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DeVos touted Excel as a “shining example”.  Nine months later, the school is preparing to close. Excel is not a shining example at all. It is an example of the failure of yet another charter school to turn students around academically, while siphoning money away from the public schools.

With regard to the closing of Excel Academy, what are the thoughts of the secretary, the first lady, and the queen now? I really wish someone would ask them.


These are my reflections for today.


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The Texas Miracle

While campaigning for the presidency, George Bush touted his educational success as Governor of Texas, claiming what he called The Texas Miracle. According to 60 Minutes reporter Rebecca Leung, “It was an approach to education that was showing amazing results, particularly in Houston, where dropout rates plunged and test scores soared.”

Governor Bush was convinced by his education advisor that low test scores and high drop out rates were stifling the public schools. He believed the solution was to make every school give the same test, and depending on the results, direct resources to schools with the most need, and eventually Black and Hispanic students would catch up to the white students. Initially scores rose, and this was considered The Texas Miracle. Bush used this as his platform to be the “education president”.

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The Texas School Superintendent at the time was  Rod Paige. He said credit for the schools’ success, came by making principals and administrators accountable for how well their students did on standardized exams. Principals who met the goals of increasing test scores, and decreasing drop out rates were awarded cash bonuses of up to $5,000 along with other perks. Those who fell short were transferred, demoted or forced out. Education researchers had concerns about making test scores the single indicator of success.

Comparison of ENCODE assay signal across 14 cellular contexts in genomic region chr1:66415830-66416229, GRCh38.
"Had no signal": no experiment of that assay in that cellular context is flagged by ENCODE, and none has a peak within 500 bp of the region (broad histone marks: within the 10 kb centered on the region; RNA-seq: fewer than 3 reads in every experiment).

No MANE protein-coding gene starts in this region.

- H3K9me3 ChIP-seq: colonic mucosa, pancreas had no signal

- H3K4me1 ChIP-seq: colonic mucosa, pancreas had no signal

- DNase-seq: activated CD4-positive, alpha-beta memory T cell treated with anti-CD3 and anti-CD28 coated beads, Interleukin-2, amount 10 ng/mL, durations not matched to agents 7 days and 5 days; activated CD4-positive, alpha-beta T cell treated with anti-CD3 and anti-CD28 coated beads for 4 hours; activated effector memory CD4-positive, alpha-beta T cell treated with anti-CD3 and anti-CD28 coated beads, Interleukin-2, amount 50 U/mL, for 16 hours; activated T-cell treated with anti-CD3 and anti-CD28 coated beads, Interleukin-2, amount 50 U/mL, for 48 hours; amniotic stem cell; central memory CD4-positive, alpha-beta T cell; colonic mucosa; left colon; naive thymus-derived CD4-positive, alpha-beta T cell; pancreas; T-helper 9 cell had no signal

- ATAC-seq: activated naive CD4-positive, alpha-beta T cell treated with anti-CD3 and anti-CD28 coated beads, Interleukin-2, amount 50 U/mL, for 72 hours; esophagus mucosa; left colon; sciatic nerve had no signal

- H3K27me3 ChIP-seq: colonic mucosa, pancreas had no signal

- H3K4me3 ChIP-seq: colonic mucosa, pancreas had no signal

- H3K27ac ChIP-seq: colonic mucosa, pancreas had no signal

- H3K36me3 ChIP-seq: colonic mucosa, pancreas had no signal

But in Houston there were even bigger problems.  Houston won national acclaim for raising the average scores on a statewide achievement test given to all 10th graders, and principals were evaluated on how well their students performed on the test. But inside many Houston schools there was something about the good news that bothered many people.

An investigation by 60 Minutes found principals were doing some math of their own-perhaps motivated by the $5,000 incentive  They raised average test scores by keeping low-performing kids from taking the test. And in some cases, kept students from entering the 10th grade. Here’s more evidence of Texas cooking the books:

  • Sharpstown High School was one of the “outstanding” schools. The Houston school district reported a citywide dropout rate of 1.5 percent. But educators and experts 60 Minutes checked with put Houston’s true dropout rate somewhere between 25 and 50 percent.
  • Texas started to lose 70,000 kids a year, most dropping out before they had to take the 10th-grade tests that would count against the school. Almost a third of kids in Texas who started high school never finished.
  • Scores on the Texas test rose, but SAT scores for prospective college students dropped. Researchers discovered that the Texas tests primarily measured test-taking ability.  Overall Texas lost ground to the rest of the country, according to Julian V. Heilig, an education researcher at the University of Texas (MSNBC).

Once he was elected president, Mr. Bush named Paige Education Secretary, and Houston became the model for the president’s “No Child Left Behind” education reform act. At the national level NCLB set out to punish schools not showing ‘adequate yearly progress’ and reward schools that did – just like in Texas. But there was no miracle in Texas.

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This January marked the 18th anniversary of NCLB – George Bush’s signature piece of legislation. Diane Ravitch called it “punitive, harsh, stupid, ignorant about pedagogy and motivation, and ultimately a dismal failure.” She concluded, “Those who still admire NCLB either helped write it, or were paid to like it, or were profiting from it.”

Though NCLB and its platform of testing and punishing ended in 2015, many of the ramifications of the legislation still exist.  Part of the law stated schools not meeting adequate yearly progress on annual testing were either closed or privatized.  This is when the privatization of public schools gained momentum.

Why do we keep replicating failed education policies, and failed models for privatizing public schools? After Rod Paige came Margaret Spellings, Arne Duncan (and John King for a bit), and now Betsy DeVos. Each of them stood behind failed policies-with DeVos still pushing failed policies.

I’m torn between quoting Einstein’s definition of insanity, or George Santayana “Those who cannot remember the past are condemned to repeat it.”

These are my reflections for today.


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Baby it’s cold inside

If you live anywhere on the eastern seaboard you know first-hand we’ve recently had the most frigid temperatures of the season. There were 14 consecutive days of freezing temperatures-often dipping into single digits with sub-zero wind chills. Dangerous cold and wind chills.